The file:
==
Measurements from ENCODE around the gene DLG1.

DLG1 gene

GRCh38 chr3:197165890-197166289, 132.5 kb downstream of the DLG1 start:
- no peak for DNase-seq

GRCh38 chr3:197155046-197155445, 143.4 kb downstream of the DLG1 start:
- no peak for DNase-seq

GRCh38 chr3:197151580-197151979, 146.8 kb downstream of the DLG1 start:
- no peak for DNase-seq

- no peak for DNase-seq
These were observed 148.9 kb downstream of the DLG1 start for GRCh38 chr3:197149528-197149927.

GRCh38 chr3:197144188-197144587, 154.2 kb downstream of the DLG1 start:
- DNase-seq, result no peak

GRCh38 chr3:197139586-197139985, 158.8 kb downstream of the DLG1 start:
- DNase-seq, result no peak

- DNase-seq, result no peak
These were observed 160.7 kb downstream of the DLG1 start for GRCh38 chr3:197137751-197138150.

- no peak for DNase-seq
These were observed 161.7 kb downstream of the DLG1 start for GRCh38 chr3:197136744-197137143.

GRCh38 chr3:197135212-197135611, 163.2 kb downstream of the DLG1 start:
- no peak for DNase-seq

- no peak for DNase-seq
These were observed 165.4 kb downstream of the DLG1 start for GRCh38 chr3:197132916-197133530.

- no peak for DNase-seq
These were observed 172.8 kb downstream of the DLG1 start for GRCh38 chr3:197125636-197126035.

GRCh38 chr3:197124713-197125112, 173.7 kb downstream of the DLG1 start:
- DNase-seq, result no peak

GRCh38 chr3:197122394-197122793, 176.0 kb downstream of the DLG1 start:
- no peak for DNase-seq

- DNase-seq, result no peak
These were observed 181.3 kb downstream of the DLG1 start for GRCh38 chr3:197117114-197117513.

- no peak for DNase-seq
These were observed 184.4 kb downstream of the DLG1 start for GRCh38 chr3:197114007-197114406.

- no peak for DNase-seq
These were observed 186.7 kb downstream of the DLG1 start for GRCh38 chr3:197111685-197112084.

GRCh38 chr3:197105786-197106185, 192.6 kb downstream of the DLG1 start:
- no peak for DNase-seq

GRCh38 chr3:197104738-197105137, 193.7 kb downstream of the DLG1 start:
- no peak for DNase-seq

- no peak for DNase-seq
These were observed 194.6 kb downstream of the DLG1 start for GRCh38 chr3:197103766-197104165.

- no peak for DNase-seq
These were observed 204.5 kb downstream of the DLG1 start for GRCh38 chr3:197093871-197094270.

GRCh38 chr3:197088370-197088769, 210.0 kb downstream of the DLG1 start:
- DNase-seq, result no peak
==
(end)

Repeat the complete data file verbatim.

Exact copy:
Measurements from ENCODE around the gene DLG1.

DLG1 gene

GRCh38 chr3:197165890-197166289, 132.5 kb downstream of the DLG1 start:
- no peak for DNase-seq

GRCh38 chr3:197155046-197155445, 143.4 kb downstream of the DLG1 start:
- no peak for DNase-seq

GRCh38 chr3:197151580-197151979, 146.8 kb downstream of the DLG1 start:
- no peak for DNase-seq

- no peak for DNase-seq
These were observed 148.9 kb downstream of the DLG1 start for GRCh38 chr3:197149528-197149927.

GRCh38 chr3:197144188-197144587, 154.2 kb downstream of the DLG1 start:
- DNase-seq, result no peak

GRCh38 chr3:197139586-197139985, 158.8 kb downstream of the DLG1 start:
- DNase-seq, result no peak

- DNase-seq, result no peak
These were observed 160.7 kb downstream of the DLG1 start for GRCh38 chr3:197137751-197138150.

- no peak for DNase-seq
These were observed 161.7 kb downstream of the DLG1 start for GRCh38 chr3:197136744-197137143.

GRCh38 chr3:197135212-197135611, 163.2 kb downstream of the DLG1 start:
- no peak for DNase-seq

- no peak for DNase-seq
These were observed 165.4 kb downstream of the DLG1 start for GRCh38 chr3:197132916-197133530.

- no peak for DNase-seq
These were observed 172.8 kb downstream of the DLG1 start for GRCh38 chr3:197125636-197126035.

GRCh38 chr3:197124713-197125112, 173.7 kb downstream of the DLG1 start:
- DNase-seq, result no peak

GRCh38 chr3:197122394-197122793, 176.0 kb downstream of the DLG1 start:
- no peak for DNase-seq

- DNase-seq, result no peak
These were observed 181.3 kb downstream of the DLG1 start for GRCh38 chr3:197117114-197117513.

- no peak for DNase-seq
These were observed 184.4 kb downstream of the DLG1 start for GRCh38 chr3:197114007-197114406.

- no peak for DNase-seq
These were observed 186.7 kb downstream of the DLG1 start for GRCh38 chr3:197111685-197112084.

GRCh38 chr3:197105786-197106185, 192.6 kb downstream of the DLG1 start:
- no peak for DNase-seq

GRCh38 chr3:197104738-197105137, 193.7 kb downstream of the DLG1 start:
- no peak for DNase-seq

- no peak for DNase-seq
These were observed 194.6 kb downstream of the DLG1 start for GRCh38 chr3:197103766-197104165.

- no peak for DNase-seq
These were observed 204.5 kb downstream of the DLG1 start for GRCh38 chr3:197093871-197094270.

GRCh38 chr3:197088370-197088769, 210.0 kb downstream of the DLG1 start:
- DNase-seq, result no peak